[…] Every once in a while, the waiter whispered something in the ear of the Ambassador, then either he or one of us left the table and went to talk on the phone. Stikker had been found: no, the Americans had not proposed an extraordinary meeting of the North Atlantic Council yet, and none of the other European Allies had requested it. Then Brosio called to tell us that De Gaulle, after having received the American Ambassador, had let the word spread around that France would stick together with President Kennedy, following its loyal duty as an ally. The Belgians had not much to say, their Council of Ministers had been summoned for the next morning. As the waiters were about to serve a dessert called an “ice bomb,” one of Fanfani’s counselors called from Rome: we told him what little we had learned, and he assured us that he would refer it immediately to the President, who was at his desk in Palazzo Chigi. […]

After coffee, Piccioni told us he would have liked to play a hand or two of bridge, which was his favorite game. I sat at his table: he played with an inner passion, as a Tuscan peasant, and he clearly showed pleasure in having good cards in his hand. The man I was teamed with, at least once for that evening, had been the pupil of [Founder of the Italian Catholic Party Partito Popolare Don Luigi] Sturzo, the companion and the dolphin of [Italian Prime Minister Alcide] De Gasperi, but also someone who in World War One had volunteered as a pilot in the Air Force and had been the instructor of [Italian World war I aircraft ace] Francesco Baracca; and the man who was said to have been a great speaker, the best together with [President of the Republic Giovanni] Gronchi, of the whole Catholic Party […] At around eleven p.m. he was called to the phone once again: Fanfani wanted to talk to him. “God knows what he wants: wait for me here.” We did not wait for him at the gaming table, and followed him in the study. We gathered around him and heard his replies to the President of the Council, who was still in Palazzo Chigi. From them, and from what Piccioni told us afterwards, we could form a good picture of their dialogue. Fanfani had talked with a half dozen foreign ambassadors in Rome and with four or five of our own ambassadors abroad. He had even managed to get in touch with someone at the White House, where they had confirmed to him what Reinhardt had told him a few hours before. “You did well, Amintore,” said Piccioni on the phone, “we have already informed you about what we were able to find out from here. What? No, … I would not say so…”. Fanfani wanted to send someone to Washington immediately to recommend, to exhort, to motivate… “No, I cannot, I have the meetings here…” Fanfani insisted, said that otherwise he would send Russo, together with Fornari, who was Director General for Political Affairs. “If you really think it is necessary… Then, tomorrow…” The “no” from the President of the Council was so energetic that leaped out of the microphone and reached our ears: no, immediately or with the first available aircraft which would enable them to catch the Pan American flight from Rome at one pm the next day.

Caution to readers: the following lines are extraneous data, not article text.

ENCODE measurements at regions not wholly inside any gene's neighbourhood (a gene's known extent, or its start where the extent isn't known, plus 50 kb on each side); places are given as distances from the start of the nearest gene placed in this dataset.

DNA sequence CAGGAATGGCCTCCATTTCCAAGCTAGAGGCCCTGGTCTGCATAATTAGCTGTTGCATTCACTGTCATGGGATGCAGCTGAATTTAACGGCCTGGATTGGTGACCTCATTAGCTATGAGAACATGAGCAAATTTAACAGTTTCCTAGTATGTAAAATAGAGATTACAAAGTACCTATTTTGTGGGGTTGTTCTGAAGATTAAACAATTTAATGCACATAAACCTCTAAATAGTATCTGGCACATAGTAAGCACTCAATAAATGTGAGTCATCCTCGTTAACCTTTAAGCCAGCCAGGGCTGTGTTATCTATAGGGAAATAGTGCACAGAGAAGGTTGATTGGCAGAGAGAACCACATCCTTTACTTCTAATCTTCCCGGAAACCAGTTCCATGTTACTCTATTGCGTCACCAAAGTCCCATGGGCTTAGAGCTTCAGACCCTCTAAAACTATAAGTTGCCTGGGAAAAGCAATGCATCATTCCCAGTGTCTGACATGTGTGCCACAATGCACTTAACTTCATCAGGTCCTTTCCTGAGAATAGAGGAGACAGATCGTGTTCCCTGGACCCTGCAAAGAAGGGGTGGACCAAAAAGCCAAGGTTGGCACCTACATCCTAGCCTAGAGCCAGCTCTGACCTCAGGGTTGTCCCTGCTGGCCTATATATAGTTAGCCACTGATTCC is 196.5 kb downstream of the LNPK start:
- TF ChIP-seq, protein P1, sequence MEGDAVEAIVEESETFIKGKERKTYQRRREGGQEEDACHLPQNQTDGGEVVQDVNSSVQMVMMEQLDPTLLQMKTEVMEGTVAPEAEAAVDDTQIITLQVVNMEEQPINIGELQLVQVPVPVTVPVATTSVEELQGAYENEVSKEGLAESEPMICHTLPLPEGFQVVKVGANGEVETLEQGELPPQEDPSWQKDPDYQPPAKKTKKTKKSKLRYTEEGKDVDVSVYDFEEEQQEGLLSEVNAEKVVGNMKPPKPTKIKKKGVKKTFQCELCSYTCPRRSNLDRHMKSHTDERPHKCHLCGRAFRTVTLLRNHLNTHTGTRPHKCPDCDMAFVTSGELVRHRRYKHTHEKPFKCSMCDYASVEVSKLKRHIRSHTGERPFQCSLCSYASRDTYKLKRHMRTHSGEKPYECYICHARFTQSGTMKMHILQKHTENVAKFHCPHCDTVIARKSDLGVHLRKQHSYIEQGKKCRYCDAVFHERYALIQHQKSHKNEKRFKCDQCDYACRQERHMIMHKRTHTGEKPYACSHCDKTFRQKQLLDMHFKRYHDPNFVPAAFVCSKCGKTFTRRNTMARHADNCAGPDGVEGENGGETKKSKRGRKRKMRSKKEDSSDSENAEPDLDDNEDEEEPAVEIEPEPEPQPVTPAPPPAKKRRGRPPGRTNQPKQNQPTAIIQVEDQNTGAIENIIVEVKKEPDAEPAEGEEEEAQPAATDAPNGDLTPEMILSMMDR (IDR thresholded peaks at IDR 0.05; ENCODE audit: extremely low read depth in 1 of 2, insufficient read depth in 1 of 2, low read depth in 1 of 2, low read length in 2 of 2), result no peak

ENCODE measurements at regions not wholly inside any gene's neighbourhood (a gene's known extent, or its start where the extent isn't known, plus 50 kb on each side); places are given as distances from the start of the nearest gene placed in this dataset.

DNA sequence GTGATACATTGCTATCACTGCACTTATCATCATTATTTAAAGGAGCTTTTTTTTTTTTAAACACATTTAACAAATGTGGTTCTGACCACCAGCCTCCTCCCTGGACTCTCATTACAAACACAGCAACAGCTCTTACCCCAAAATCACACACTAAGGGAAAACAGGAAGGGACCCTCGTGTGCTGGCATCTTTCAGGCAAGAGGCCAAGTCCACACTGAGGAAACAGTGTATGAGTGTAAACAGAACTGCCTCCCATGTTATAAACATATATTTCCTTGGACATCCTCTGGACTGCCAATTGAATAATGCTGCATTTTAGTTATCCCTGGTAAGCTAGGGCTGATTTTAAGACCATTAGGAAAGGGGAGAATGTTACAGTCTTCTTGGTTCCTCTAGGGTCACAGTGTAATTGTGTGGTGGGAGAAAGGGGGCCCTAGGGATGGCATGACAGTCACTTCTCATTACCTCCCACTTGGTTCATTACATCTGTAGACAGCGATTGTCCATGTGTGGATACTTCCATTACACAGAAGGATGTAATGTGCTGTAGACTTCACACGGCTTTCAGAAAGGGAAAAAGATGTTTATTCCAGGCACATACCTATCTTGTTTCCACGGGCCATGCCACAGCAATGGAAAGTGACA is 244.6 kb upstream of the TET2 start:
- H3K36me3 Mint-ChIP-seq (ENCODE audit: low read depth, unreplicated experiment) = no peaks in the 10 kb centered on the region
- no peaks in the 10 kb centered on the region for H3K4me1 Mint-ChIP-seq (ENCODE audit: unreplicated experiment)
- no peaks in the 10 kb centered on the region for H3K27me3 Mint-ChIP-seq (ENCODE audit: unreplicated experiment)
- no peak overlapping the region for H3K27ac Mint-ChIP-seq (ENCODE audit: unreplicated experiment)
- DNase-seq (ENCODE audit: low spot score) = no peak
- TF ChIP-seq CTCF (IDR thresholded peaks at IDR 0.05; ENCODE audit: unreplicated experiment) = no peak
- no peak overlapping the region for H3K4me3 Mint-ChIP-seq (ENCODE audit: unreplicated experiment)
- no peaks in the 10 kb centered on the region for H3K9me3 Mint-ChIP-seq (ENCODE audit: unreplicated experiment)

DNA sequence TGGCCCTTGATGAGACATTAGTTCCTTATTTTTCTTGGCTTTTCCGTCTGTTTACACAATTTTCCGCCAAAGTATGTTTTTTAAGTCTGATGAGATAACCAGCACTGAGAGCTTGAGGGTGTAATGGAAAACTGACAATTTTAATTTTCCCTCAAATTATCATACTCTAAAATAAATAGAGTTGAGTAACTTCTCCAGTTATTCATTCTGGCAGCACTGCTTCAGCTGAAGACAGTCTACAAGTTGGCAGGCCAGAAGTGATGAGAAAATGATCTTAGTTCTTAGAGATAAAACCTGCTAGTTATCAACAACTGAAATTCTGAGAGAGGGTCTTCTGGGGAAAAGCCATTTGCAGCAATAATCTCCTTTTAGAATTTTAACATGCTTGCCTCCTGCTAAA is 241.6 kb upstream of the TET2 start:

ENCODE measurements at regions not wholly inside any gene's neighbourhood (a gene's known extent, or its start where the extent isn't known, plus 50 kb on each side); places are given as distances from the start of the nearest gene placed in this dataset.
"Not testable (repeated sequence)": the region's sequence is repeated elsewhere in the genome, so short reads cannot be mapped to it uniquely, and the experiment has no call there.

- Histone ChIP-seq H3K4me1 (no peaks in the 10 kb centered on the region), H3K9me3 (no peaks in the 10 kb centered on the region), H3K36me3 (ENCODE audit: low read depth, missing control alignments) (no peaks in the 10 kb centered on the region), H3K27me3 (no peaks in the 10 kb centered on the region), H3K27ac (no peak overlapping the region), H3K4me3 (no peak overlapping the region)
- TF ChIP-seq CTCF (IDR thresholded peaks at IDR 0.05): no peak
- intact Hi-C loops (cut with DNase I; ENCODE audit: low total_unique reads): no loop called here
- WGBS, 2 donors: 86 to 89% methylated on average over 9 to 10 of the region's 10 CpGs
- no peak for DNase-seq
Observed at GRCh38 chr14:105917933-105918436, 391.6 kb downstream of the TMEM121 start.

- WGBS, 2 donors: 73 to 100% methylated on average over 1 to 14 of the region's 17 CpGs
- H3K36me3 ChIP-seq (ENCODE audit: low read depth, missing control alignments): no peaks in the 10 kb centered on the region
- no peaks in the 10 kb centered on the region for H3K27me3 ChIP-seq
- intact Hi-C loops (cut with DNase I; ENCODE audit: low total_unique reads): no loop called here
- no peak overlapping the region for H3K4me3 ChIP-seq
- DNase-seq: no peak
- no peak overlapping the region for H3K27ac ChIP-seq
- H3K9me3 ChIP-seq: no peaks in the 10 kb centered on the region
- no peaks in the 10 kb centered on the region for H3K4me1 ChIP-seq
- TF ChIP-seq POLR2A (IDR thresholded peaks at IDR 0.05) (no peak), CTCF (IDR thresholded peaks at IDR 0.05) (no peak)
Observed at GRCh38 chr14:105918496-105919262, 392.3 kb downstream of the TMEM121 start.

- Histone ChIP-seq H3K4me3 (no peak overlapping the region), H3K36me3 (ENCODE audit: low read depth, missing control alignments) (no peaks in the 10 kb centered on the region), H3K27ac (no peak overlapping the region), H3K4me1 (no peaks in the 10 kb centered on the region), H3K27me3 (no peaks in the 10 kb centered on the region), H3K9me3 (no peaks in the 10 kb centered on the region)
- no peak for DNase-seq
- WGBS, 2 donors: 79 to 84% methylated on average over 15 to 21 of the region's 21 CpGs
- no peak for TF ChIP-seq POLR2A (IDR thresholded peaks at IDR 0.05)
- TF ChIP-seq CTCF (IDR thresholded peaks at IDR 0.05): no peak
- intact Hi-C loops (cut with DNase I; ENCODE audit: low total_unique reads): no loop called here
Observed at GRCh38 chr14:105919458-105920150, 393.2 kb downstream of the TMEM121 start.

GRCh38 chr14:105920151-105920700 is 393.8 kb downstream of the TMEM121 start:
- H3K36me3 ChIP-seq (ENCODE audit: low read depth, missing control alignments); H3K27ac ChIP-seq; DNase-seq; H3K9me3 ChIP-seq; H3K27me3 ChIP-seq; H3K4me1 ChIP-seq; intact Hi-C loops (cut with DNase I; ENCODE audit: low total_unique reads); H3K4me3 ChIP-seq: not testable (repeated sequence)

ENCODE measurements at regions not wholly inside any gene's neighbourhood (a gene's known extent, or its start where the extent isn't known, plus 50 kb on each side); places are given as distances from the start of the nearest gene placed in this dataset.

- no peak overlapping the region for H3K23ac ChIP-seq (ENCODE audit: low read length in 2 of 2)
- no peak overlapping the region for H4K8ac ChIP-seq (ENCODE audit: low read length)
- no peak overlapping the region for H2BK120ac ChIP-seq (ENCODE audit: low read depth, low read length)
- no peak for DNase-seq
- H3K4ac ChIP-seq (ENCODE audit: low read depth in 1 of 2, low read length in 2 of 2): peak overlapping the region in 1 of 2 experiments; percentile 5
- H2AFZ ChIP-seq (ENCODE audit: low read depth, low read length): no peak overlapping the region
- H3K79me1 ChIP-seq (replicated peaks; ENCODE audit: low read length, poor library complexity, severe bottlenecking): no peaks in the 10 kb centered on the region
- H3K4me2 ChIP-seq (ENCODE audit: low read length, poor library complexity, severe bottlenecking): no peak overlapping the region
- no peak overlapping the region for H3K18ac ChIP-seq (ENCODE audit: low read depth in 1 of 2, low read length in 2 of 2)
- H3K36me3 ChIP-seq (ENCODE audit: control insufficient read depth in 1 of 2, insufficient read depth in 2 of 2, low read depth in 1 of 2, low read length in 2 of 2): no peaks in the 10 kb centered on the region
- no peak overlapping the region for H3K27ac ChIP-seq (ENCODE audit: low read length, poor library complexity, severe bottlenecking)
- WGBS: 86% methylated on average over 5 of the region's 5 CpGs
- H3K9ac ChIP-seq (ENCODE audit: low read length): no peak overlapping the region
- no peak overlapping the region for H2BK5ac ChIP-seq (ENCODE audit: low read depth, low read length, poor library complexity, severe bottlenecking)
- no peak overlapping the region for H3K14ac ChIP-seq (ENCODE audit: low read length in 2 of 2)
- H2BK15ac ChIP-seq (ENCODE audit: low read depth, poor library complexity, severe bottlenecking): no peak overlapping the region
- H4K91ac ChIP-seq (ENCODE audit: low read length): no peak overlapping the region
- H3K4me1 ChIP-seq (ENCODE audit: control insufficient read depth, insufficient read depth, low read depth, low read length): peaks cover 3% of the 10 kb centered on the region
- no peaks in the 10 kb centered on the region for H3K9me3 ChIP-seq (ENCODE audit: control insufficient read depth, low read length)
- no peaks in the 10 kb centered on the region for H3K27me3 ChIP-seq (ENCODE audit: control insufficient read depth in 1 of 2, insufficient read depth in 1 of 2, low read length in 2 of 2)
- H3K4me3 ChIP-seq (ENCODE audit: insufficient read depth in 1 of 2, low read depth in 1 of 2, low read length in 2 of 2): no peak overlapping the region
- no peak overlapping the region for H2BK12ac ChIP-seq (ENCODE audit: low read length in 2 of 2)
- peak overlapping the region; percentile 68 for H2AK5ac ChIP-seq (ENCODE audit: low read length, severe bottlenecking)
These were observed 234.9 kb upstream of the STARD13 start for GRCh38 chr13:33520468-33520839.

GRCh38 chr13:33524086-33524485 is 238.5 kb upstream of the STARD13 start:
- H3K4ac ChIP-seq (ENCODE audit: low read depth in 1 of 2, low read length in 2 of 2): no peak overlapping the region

We did not go back to the gaming table. We started looking for a flight to Rome, while Russo and Fornari were snorting. There was one bound to Congo which was making a stopover in Rome, leaving at six am. Piccioni decided that this was the one that the two should catch, and told them so by spreading his arms, as if to signify that as far as he was concerned it was totally useless. In the meantime someone had found a powerful radio, and we were assured that it would allow us to listen to Kennedy’s speech. We gathered around that technological wonder, which would reveal to us what was going to be our fate. It was almost midnight, and from the device came a sequence of whistles and booms, as it always happens when one tries to tune in on a short wave length. Finally we found an American radio station: with the appropriate tone it announced that the President of the United States was about to speak to the American people. We all lent our ears, even Piccioni who did not speak any English: we were not about to listen to an oracle, but directly to one of the Gods, armed with the lightning which can incinerate the world. Kennedy’s voice, which was always high-pitched, came out meowing and broken, interrupted by a frequent fading which seemed to push it farther away into the ether. We did not understand much, not even Virginia [the Ambassador’s wife] who had joined us: and this inability totally disheartened us, for the first time since we had realized the gravity of the crisis. Something immense was happening, but outside of us and in the name of a logic which we could understand as correct but from which we felt excluded. We understood, even if we did not share it, Fanfani’s agitation: but who was luckier, he, to whom the possibility to act somehow gave the impression to be in, inside the story (which on the contrary was being written in a completely different place), or Piccioni, who accepted being out with great equanimity? Luckiest of them all was certainly De Gaulle, who did not hesitate for a moment in placing France side-to-side with the US in the hour of its supreme risk. After several attempts to improve the reception, Casardi raised his questioning eyes towards the Minister. “Let’s go to bed,” said Attilio Piccioni, “the ball now is in Moscow’s court.”

Russo and Fornari left after three hours of sleep; during the rest of the day, others left Brussels as well. Those who stayed accompanied Piccioni to the meeting with the Ministers of the Six, where we discussed the regime of Cyprus’ tomatoes and potatoes in a Common Market enlarged to the UK. The news got worse by the hour: Moscow had not replied to the ultimatum, the US armed forces were being placed in a state of alert […]